Our cold RV water pressure at the kitchen sink is a trickle, both on city water and using our pump. The hot water pressure is fine. The shower and bathroom cold and hot water pressure are fine. What could be causing this problem? When we first purchased (new), the kitchen cold water pressure was tolerable but has steadily gotten worse over the years. Yes, we’ve cleaned out the faucet screen numerous times, which doesn’t account for the hot water flow being fine. —Chris, 2015 Nexus Viper 27
If the hot water flows out the faucet then it is not the screen as both hot and cold come to the faucet body and get mixed up through the head to the opening, as you suggested. There are not very many 2015 27-foot units coming up on the Google search to reference that type of floor plan and slides. But I did find a 27V, which should be close.
What I was looking for was where the kitchen sink was located and if it was in a slide room. I have found a few units that have gotten the plumbing pinched when they have faucets in a slide room. However, from what I can tell, yours is a fixed wall on the passenger side just back of the entrance door.
Check for RV water pressure obstructions
Since it is a low flow when connected to the city water pressure and the onboard pump, it has to be an obstruction in the cold water line somewhere between the faucet and the connection after the water pump. Your city water fill line bypasses the pump, but then the line coming from the pump connects to that line to supply water throughout the coach.
Typically these lines are ½-inch Cross-linked Polyethylene or PEX, which is a semi-rigid material but much more flexible than copper or the older PVC and CPVC used. The fittings can be either hard plastic that is crimped with a clamp ring or some type of compression fitting such as Flair-It™.
This is an illustration I have used several times showing the PEX and Flair-It used by Winnebago. Most manufacturers today are using a blue and red version of PEX to identify hot and cold. Here is an example of the colored PEX with clamp rings.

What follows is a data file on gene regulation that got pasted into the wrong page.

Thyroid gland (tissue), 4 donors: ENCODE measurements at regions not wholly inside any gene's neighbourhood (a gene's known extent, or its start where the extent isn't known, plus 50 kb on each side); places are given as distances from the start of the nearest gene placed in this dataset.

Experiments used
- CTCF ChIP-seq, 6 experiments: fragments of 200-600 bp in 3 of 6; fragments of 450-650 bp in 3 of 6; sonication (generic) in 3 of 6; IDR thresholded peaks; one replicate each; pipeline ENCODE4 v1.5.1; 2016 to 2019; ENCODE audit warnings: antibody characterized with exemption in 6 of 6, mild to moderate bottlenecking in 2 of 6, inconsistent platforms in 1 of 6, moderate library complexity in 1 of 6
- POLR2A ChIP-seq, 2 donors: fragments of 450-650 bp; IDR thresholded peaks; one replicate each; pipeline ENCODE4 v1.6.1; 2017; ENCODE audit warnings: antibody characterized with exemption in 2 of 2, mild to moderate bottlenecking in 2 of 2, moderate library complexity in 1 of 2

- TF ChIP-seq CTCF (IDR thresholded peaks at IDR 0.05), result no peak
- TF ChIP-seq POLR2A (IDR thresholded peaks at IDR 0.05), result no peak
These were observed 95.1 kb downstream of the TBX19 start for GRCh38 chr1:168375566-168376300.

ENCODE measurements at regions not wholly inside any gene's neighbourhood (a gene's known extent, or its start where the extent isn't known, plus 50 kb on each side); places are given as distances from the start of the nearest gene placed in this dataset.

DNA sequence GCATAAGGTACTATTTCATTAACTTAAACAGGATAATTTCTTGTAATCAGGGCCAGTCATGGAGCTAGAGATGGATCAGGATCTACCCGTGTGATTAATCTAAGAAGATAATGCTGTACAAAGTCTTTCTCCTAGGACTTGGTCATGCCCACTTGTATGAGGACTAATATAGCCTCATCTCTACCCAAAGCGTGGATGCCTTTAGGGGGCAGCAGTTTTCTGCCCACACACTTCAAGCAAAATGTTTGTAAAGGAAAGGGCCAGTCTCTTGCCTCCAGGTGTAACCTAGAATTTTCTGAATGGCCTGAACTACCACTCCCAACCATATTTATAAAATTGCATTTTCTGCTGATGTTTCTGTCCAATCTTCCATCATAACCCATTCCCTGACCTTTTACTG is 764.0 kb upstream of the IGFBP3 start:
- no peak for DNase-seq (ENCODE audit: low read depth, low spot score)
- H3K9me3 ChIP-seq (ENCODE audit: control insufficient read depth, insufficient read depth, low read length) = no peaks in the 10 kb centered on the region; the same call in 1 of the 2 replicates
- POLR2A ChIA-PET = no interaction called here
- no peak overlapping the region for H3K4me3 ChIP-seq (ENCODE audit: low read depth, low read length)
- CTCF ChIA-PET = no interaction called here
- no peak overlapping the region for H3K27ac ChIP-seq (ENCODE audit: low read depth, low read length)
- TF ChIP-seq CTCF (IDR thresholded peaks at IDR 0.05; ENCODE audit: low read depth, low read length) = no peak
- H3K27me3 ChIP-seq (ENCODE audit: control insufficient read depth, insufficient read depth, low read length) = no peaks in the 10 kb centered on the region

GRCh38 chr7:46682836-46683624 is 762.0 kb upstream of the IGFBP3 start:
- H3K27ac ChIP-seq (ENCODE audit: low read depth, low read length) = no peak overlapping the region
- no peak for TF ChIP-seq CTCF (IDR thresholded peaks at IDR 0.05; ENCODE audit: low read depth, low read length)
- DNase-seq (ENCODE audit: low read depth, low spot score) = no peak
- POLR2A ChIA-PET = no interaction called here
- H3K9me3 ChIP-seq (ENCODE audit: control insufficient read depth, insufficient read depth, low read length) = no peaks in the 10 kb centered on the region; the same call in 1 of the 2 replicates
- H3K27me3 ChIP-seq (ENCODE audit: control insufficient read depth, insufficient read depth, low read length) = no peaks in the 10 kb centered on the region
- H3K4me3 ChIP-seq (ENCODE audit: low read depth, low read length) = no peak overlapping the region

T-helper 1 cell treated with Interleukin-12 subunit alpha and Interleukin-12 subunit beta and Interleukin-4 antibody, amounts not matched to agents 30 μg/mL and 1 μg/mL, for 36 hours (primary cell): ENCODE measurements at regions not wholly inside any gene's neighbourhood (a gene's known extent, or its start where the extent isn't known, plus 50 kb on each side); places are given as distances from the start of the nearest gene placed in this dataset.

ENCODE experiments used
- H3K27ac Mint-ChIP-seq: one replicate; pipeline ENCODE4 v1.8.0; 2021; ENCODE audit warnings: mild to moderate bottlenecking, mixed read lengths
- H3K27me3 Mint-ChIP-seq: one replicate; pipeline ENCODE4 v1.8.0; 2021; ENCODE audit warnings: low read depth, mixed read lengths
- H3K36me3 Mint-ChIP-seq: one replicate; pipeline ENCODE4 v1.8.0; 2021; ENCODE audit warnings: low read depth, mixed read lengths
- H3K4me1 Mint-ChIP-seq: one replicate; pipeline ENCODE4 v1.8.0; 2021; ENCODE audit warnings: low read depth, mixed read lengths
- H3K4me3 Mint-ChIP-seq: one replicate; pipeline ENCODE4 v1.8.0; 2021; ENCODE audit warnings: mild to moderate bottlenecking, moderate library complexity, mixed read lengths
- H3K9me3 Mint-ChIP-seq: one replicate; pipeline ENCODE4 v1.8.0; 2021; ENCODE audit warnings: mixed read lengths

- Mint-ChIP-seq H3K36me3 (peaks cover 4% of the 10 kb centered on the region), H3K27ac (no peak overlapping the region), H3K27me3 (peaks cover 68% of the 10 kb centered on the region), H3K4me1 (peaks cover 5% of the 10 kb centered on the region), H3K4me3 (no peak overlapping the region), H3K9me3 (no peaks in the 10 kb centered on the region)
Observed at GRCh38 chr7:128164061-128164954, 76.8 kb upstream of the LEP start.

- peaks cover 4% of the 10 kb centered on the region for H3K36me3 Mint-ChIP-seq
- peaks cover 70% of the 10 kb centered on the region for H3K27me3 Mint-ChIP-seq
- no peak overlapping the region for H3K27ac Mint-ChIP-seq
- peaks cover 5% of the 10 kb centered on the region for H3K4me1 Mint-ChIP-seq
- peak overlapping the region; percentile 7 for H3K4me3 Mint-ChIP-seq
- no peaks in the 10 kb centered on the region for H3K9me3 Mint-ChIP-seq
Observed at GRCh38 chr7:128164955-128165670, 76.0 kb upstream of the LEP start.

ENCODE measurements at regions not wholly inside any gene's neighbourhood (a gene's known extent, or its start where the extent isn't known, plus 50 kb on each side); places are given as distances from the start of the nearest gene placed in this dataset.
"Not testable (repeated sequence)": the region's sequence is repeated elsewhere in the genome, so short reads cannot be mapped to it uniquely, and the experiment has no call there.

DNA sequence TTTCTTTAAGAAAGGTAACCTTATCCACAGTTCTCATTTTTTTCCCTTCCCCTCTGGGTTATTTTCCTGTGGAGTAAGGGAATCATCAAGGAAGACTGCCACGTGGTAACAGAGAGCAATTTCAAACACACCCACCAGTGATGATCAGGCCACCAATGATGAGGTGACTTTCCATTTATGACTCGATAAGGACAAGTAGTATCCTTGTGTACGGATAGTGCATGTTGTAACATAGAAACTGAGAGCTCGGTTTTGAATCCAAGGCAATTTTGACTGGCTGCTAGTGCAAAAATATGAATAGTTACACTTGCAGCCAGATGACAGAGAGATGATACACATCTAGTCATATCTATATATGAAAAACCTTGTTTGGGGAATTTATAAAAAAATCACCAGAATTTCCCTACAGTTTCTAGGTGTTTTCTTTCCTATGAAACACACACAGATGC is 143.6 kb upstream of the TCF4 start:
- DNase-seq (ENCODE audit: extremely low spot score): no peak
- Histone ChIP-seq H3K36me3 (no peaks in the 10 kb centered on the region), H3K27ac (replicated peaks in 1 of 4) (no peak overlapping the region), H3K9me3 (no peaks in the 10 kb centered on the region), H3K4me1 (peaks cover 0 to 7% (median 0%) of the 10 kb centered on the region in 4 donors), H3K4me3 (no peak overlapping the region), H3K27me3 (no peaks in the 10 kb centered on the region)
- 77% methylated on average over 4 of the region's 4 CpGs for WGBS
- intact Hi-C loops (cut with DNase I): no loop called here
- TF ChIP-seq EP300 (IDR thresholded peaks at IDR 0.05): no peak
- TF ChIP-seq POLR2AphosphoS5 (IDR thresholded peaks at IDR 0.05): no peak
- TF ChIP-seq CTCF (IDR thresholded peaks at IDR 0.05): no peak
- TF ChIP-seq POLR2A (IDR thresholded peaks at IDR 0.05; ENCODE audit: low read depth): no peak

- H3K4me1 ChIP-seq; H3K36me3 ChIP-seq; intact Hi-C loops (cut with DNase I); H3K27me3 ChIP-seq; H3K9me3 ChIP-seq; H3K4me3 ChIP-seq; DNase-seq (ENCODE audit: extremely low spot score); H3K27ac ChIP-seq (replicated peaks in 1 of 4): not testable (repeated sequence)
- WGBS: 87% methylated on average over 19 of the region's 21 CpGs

You should be able to open the cabinet door under the sink and tell which type of plumbing you have. I would start by tracing the cold water line from the faucet down into the cabinet and following it as far as you can. Verify it is not bent or kinked along the way. It’s not unusual to load cabinets and storage compartments with your stuff and shove something against the line and have it pinch. You should be able to follow it down into the lower compartments all the way to the pump.
If the hose isn’t kinked…
If you can’t find a kinked hose, then there must be an obstruction in a line or fitting. I would connect an air hose from a compressor set at 30 psi to the city water connection like you would do if you were winterizing. This will allow you to test pressure in the lines without blowing water all over the place. Open the faucet long enough to get all the air out of the line. Find the cold water line that connects to the faucet and if it is a compression fitting you can disconnect it and then check the airflow there. If it is good, the obstruction is in the faucet body, maybe at the seats in the valve. If not, you will need to keep tracing back and disconnecting fittings until you find it.
However, if you have clamp-on fittings like the photo above, it’s not as easy. You can cut the clamp; however, you will need a clamp tool to reconnect with a new clamp. Use a heat gun on low to heat the pipe and fitting to pull the hose off. Once again, you will need to follow the pipe and look at every connection until you find it.
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Dave Solberg is a leading expert in the RV industry and the author of the “RV Handbook.”
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